In the annals of New York Mets Squad Goals, none has loomed as more aspirational than Best Ten-Game Start in Franchise History, provided the Mets have tied their best nine-game start in franchise history, and the tenth game is the next to be played.
The parameters were in place Tuesday night in Miami. The 8-1 Mets were taking on not only the Marlins, but their lack of precedent. The Marlins were the more formidable opponent. They’re anonymous, but they are physically capable of pitching and hitting and such. Plus they wear Marlins uniforms, inevitably a Fish in our ointment. The lack of Met precedent was incidental. Nobody specifically arranged for the Mets to be 8-1 after nine games in 2018 any more than anybody aimed for 8-1 in 1985 or 2006. Well, maybe the 7-1 Mets of ’85 and ’06 and ’18 when each squad was determined to never lose again.
Our ten-game season’s final task was at hand, however it materialized. The Mets did almost nothing but win out of the gate and it sure would have been nice had they maintained their habit. That’s what I told myself I’d say had they dropped to 8-2, dropping to 8-2 about as champagne a problem as a ballclub could have ten games in. Because I’m a reasonable human being, not to mention a Mets fan in his fiftieth season of rooting for a decidedly imperfect entity, I prepared for the loss that would have prevented history. It snuck up on me in 1985. It stepped right up to greet me  in 2006. This time I’d get to it before it and its accomplices, the Marlins, got to me.
For a few innings, I allowed myself the impression that the road to 9-1 was going to be paved with ample offense and deGrominant pitching. We were up handily from the outset, ahead 3-0 in the fifth. I really liked that third run. Amed Rosario doubled and Michael Conforto singled him home; cross your fingers, there’s your promotional video for the next ten years. Jacob deGrom was mostly cruising. The team milestone to which nobody gives any thought except when the bulk of the team’s first nine games are deliriously satisfying seemed within easy reach.
Reality slapped our hand in the bottom of the fifth. All those little things that go wrong, the ones that Jagger and Richards had in mind as they catalogued how one can’t always get what one wants, began to fritz out. A foul grounder in the vicinity of Todd Frazier  was ruled fair. It was an unreviewable play. Like Tommy getting it in Goodfellas, we had to sit still and take it. One night in 2012, when pretty much all plays were unreviewable, our Metsies were trying to do something they never had done before and a pretty fair-looking ball was ruled foul and saved our bacon. Six years later, I decided that if I had to trade a dubious third base line call that facilitated the First No-Hitter for another that cost us the Best Ten-Game Start, I could deal with that.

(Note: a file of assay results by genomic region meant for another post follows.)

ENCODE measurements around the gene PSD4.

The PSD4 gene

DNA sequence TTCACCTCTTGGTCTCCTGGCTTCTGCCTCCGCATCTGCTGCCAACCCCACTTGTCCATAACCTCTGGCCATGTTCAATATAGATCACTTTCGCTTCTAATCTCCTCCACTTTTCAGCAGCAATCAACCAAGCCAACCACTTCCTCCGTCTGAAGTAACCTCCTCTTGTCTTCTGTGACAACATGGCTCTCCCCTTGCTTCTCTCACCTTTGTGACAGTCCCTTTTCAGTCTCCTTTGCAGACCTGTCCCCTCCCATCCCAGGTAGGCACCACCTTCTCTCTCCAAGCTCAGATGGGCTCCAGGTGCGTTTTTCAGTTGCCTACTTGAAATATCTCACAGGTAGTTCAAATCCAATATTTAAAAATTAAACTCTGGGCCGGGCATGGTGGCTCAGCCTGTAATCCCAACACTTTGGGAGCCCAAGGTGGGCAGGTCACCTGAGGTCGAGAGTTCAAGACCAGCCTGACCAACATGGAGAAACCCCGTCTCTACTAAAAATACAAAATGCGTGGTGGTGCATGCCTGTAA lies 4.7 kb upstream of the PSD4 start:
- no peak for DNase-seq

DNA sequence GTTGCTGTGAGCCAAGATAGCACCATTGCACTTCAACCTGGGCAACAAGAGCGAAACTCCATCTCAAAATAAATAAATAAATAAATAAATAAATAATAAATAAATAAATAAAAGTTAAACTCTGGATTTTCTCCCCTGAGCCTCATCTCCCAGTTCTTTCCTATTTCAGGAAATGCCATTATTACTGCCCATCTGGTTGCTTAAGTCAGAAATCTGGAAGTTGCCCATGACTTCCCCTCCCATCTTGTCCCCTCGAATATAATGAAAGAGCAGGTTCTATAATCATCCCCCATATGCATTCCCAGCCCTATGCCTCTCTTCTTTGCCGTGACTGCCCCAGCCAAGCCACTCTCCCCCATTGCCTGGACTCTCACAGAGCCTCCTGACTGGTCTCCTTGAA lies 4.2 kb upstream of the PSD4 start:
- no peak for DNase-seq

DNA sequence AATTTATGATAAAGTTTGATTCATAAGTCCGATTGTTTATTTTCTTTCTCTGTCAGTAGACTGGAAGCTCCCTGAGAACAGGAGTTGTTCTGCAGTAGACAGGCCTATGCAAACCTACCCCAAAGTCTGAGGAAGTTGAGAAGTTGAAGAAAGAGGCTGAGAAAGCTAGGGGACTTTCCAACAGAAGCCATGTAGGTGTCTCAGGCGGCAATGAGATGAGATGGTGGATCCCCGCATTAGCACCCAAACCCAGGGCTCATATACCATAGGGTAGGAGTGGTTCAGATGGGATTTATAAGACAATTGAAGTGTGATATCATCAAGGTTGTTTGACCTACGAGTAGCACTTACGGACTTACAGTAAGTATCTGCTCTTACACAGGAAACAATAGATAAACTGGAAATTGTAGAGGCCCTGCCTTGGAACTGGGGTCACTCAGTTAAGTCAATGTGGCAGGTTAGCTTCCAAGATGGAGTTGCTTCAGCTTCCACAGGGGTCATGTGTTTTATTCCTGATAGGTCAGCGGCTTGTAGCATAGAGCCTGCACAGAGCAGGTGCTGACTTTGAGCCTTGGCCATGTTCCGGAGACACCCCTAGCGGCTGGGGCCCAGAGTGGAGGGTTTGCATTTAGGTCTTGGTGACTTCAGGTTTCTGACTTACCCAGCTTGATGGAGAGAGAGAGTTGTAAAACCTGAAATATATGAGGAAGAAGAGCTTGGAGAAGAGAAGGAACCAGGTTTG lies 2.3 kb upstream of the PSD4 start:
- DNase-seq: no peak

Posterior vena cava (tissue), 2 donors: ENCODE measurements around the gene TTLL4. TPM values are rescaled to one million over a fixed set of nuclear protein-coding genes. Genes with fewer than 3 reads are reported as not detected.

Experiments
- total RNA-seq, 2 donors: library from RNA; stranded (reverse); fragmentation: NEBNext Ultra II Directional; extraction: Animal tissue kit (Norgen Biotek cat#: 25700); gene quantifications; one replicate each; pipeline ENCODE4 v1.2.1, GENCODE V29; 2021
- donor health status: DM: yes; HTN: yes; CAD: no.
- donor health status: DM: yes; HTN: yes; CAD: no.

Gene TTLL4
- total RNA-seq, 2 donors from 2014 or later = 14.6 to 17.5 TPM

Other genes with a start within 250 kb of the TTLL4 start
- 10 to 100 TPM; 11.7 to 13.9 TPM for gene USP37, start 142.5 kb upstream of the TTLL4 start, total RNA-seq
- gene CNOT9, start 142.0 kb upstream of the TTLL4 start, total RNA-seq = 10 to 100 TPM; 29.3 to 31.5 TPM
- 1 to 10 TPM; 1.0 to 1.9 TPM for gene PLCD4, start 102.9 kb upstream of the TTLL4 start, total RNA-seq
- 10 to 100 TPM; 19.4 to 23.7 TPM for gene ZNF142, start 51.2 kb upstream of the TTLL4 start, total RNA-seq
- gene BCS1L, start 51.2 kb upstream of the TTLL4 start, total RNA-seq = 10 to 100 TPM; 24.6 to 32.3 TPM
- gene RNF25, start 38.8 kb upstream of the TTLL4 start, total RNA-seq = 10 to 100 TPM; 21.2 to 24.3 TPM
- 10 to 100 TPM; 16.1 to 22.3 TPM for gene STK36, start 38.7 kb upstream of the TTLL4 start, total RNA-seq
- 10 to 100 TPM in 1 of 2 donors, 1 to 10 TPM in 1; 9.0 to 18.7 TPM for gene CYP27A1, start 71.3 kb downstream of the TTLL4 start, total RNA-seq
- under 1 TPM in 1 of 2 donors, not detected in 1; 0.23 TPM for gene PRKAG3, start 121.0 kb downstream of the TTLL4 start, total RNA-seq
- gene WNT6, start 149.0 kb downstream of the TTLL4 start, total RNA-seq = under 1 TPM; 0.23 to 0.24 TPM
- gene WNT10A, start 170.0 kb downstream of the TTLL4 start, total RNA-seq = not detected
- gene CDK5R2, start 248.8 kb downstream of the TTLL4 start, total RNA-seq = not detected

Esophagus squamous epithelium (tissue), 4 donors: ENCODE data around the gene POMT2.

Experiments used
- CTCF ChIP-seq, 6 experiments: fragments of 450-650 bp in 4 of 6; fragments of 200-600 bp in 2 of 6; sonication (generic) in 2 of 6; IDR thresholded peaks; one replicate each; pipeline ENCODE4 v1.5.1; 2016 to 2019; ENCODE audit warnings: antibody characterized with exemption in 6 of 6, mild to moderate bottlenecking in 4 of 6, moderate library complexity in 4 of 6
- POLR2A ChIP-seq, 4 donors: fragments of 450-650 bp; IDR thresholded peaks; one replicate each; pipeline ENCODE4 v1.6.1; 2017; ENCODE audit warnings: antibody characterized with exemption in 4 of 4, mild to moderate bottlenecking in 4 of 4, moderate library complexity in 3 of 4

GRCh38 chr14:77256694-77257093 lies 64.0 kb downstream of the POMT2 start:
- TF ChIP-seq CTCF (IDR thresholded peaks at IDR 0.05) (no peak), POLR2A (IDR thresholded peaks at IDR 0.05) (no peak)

When the heretofore unknown Marlin who got lucky on that foul gone fair, Yadiel Rivera, scored a couple of batters later on a grounder that ticked off the same third baseman’s glove, I figured, well, there ya go. There’s a reason we’ve never been 9-1. It’s never meant to be. We’ll just have to be the best darn 8-2 club we can be. That sense was reinforced on a run-scoring sac fly that didn’t have to be a run-scoring sac fly — Conforto caught a ball he should have let Lagares take, because Lagares has an arm Conforto simply doesn’t have — and set in bold type when Justin Bour Bourishly socked a two-run homer to give Miami a 4-3 lead.
The whole thing had been too good a set-up. A comfortable lead. Our most reliable pitcher. A team record a few innings from our grasp. Ah, as I’ve rationalized so often for five decades, whaddayagonnado?
Ya gonna come back. That’s what the 2018 Mets do. Other Mets wouldn’t, but they’re not here, man. The Met who got the Mets even in the sixth was the Met who was briefly befuddled in the fifth. Frazier (or “Todd” as I heard myself calling him encouragingly) doubled to lead off the inning. Then he scooted from second to third on a fly to left, which needs to show up in the box score, because there’s nothing intuitive about such a play. A better-situated fly, from Lagares to center, whisked Frazier home with the tying run.
My projection for Frazier prior to March 29 was he’d probably homer just enough to keep us off his back while his average wallowed in the low .200s, a number that we’d be increasingly unable to ignore by May. Frazier hasn’t hit a home run yet and is batting .212, yet he is likely as valuable to the Met cause as any position player not named Asdrubal. Todd’s made virtually every one of his hits count enormously, and he’s the universally acknowledged Minister of Team Culture. The latter won’t matter so much when the Mets aren’t streaking. Right now, they’re a blur of salt, pepper and resilience that brews up quicker than instant coffee.
The Marlins took their lead fairly dramatically, yet didn’t even have time to savor a cup of Taster’s Choice. Smokin’ Todd Frazier had punched right back. Maybe 9-1 was their destiny. Or maybe not. Sure, deGrom recovered his mojo in the sixth, but three Mets struck out swinging in the seventh, and Jacob Rhame’s first appearance since saving the series in Washington flew full Bour to hell. Justin the Recognizable Marlin went deep again, another two-run shot that pushed the Fish ahead, 6-4, and delayed Hall of Rhame ceremonies indefinitely.